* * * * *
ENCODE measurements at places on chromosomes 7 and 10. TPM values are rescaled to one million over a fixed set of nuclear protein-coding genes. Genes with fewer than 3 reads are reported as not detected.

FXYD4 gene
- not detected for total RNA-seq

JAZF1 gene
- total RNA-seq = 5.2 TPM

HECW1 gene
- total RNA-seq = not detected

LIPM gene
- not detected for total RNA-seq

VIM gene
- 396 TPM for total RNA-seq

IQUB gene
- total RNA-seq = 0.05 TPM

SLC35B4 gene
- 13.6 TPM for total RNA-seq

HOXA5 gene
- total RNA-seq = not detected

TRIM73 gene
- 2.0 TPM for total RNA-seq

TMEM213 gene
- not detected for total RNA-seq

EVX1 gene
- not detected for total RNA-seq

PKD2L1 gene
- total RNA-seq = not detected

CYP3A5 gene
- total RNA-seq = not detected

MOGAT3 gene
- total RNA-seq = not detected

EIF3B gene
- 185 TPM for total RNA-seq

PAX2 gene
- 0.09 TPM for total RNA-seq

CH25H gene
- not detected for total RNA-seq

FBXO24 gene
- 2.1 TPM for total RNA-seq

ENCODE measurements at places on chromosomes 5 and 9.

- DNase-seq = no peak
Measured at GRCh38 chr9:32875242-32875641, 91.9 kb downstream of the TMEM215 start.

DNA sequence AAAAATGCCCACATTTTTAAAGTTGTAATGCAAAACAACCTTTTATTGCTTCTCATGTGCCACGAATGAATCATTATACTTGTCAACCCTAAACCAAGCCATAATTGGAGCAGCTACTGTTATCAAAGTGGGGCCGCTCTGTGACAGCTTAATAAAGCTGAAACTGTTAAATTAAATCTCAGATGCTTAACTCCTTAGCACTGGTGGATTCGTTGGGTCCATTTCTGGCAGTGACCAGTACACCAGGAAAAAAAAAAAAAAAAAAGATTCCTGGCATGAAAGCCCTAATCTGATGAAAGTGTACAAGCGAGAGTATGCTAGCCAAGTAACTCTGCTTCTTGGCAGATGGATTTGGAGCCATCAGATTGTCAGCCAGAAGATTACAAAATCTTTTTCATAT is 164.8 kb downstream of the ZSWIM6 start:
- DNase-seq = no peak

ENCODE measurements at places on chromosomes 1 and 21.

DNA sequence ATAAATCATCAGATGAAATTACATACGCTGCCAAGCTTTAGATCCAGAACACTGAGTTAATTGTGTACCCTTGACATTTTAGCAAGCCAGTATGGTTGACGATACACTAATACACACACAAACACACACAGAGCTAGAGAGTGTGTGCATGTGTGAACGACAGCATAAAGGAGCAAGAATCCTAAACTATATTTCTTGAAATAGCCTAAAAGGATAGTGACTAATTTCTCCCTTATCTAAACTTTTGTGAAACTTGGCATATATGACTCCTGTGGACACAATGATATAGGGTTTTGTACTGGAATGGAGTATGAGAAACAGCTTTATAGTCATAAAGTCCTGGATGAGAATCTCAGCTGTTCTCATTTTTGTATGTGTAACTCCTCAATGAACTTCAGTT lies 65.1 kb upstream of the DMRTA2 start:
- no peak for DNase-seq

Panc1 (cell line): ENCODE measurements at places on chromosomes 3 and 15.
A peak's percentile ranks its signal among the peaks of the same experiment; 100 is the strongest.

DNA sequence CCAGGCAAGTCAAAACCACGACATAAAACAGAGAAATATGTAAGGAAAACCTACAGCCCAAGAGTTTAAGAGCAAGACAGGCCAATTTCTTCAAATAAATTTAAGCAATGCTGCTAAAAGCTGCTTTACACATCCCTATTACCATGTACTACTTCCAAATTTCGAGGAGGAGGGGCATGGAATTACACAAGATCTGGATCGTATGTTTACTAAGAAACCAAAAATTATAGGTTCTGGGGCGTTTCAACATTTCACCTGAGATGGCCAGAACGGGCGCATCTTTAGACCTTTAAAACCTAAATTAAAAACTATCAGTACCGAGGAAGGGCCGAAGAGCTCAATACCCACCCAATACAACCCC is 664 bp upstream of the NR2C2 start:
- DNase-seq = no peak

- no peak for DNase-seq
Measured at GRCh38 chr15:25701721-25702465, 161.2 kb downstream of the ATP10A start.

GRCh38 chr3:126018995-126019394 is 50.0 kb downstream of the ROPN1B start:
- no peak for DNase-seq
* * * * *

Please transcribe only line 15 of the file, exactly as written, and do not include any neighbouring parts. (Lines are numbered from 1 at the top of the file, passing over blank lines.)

- 13.6 TPM for total RNA-seq